Jennifer Touchie prepares to re-hang red dresses on May 1 after vandals removed the dresses she had originally hung along Highway 4 days before. (Nora O’Malley photo)

Jennifer Touchie prepares to re-hang red dresses on May 1 after vandals removed the dresses she had originally hung along Highway 4 days before. (Nora O’Malley photo)

Red Dress Day honours Canada’s missing and murdered Indigenous people

As vandals target displays, May 5 marks Red Dress Day across the country

Tomorrow is the day the message behind all those red dresses comes into sharpest focus.

May 5 is Red Dress Day and the National Day of Awareness for Missing and Murdered Indigenous Women and Girls (MMIWG).

In the 14-year period from 2001 to 2015, Statistics Canada reported the homicide rate for Indigenous women was nearly six times higher than that for non-Indigenous women. According to the West Vancouver Island-based Nuu-chah-nulth Tribal Council (NTC), there are 53 Nuu-chah-nulth females whom have been murdered or a suspicious death. The two missing Nuu-chah-nulth females are Lisa Marie Young and Margaret Klaver. Both these cases are unsolved.

“We have had many losses in the Nuu-chah-nulth. Be it missing, murdered, no justice, not enough evidence to charge people who have murdered or hurt our people. Our families hang these dresses and shirts to honour the people we have lost,” said Jennifer Touchie, a member of the Ucluelet First Nation, one of 14 bands within the 10,000-person Nuu-chah-nulth.

Over the weekend, Touchie hung, for the second time, three red dresses and one blue shirt to honour her brother James Williams who died from blunt head trauma last summer. Much to her disbelief and heartache, vandals removed the red dresses she had originally hung the week before.

“I could not believe that someone would do that. I felt heartbroken. I really felt upset and a lot of anger. It takes a lot of strength within to hang these dresses up. When people take them down that really hurts us. It hurts our soul, it breaks our heart,” she said.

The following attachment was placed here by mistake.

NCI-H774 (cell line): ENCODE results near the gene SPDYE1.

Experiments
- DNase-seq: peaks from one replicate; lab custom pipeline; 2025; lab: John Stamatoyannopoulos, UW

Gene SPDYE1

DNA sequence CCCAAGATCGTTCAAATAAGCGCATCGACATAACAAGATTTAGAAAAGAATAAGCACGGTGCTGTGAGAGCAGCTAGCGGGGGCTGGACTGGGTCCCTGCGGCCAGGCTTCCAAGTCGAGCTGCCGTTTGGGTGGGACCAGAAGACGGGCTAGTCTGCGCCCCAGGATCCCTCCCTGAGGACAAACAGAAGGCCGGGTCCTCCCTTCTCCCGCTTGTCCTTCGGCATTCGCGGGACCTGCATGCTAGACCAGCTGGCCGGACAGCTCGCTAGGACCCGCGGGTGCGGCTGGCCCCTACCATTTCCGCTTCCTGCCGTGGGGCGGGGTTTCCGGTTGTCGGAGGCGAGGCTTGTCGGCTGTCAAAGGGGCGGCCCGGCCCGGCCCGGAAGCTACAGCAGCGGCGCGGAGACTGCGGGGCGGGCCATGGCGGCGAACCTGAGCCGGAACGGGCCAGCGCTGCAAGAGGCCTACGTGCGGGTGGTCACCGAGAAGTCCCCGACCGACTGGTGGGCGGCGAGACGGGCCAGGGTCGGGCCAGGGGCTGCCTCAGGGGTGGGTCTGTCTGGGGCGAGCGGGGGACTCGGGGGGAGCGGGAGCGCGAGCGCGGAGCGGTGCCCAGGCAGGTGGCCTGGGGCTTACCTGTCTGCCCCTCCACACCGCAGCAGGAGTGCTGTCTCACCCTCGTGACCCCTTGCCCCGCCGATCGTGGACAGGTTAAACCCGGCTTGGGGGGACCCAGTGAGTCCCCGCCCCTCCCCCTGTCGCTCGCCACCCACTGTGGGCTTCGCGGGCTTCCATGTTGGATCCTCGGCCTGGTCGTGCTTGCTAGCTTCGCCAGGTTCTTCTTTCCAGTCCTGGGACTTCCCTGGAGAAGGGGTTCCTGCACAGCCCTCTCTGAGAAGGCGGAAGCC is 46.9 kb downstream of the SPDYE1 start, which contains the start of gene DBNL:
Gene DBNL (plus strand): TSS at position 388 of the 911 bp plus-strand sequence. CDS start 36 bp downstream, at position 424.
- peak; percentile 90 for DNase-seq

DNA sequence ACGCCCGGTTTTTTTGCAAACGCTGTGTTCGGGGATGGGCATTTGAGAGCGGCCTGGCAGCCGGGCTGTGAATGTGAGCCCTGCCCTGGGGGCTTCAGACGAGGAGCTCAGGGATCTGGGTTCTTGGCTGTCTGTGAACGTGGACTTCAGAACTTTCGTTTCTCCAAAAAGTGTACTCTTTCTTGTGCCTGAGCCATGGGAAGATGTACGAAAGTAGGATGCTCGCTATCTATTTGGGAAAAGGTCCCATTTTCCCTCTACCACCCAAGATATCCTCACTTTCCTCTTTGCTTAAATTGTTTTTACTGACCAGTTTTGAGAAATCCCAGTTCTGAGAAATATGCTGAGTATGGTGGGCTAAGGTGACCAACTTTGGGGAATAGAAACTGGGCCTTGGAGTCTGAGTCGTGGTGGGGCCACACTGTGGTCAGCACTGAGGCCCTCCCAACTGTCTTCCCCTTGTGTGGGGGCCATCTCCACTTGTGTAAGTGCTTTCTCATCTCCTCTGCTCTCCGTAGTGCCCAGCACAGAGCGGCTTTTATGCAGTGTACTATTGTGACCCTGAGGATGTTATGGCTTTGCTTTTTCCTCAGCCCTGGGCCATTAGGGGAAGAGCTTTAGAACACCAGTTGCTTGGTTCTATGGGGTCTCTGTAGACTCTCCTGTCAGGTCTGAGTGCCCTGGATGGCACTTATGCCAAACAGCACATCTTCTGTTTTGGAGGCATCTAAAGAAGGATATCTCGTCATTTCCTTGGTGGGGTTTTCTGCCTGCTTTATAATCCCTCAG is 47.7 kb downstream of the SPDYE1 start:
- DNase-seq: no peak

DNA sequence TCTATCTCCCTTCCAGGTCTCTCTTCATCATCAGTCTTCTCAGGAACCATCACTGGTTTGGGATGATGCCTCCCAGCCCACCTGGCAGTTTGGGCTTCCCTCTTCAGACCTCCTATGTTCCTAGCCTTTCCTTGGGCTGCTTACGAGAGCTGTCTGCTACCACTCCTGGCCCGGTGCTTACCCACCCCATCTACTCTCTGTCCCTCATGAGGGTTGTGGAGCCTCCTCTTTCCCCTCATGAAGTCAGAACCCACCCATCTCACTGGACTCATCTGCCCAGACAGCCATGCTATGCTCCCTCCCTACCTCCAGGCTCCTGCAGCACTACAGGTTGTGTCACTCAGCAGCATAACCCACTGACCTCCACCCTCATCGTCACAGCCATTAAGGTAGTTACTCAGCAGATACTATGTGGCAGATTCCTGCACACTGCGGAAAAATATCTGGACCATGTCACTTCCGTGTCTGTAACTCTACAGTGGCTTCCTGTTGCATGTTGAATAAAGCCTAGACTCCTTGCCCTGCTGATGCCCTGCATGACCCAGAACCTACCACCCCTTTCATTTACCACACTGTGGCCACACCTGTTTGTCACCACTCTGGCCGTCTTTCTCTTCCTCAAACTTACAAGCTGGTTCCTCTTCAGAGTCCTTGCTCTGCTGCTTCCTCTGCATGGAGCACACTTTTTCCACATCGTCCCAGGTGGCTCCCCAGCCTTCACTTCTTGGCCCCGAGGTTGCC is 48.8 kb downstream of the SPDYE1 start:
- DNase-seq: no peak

It was at least the third such recent incident on Vancouver Island recently.

RELATED: B.C. woman won’t let vandals who tore down her red dresses win

RELATED: Symbolic red dresses rehung along B.C. highway after vandals tore them down

President of the NTC Judith Sayers said tearing down the red dresses are acts of racism.

“The hanging of red dresses was to bring more awareness of MMIWG, the large number of them and the lack of finding them or resolving the murders. This is a reality for Indigenous people and those that will not accept these truths, have no understanding of the situation, nor do they want to understand and preventing more MMIWG from going missing or preventing the violent acts,” said Sayers.

Anita and Tyson Touchie helped re-hang the dresses on Ucluelet First Nations treaty lands just before the Tofino-Ucluelet Highway 4 junction. Anita says the red dresses and blue shirts bring awareness to the history of trauma that generations of Indigenous people have faced since contact and colonization.

“We are still recovering from that,” said Anita. “Missing and murdered Indigenous women, men and children. Our children who are in foster care system. Our people who have addictions… You know the root connection to all of it is the trauma and the history of trauma connected to cultural oppression and residential school. It’s all connected. In our language we say hišukʔiš c̕awaak everything is one and everything is connected. When we bring awareness to this is about wanting people to know there is something wrong and it’s not okay,” she said.

Ucluelet’s new detachment commander Sergeant Kevin Smith said they are investigating the removal of the red dresses. He said without knowing what the motivation was, they cannot officially say the incident was a hate crime.

“At this point, we are just treating it as a theft. I don’t know the motivation behind it and therefore we are just investigating it and see where it leads. I don’t know if it was taken because someone needed clothes and didn’t realize. I think we need to educate people on why the dresses are there and the importance of it and the cultural significance of it,” said Sgt. Smith.

Touchie hopes the investigation is strong.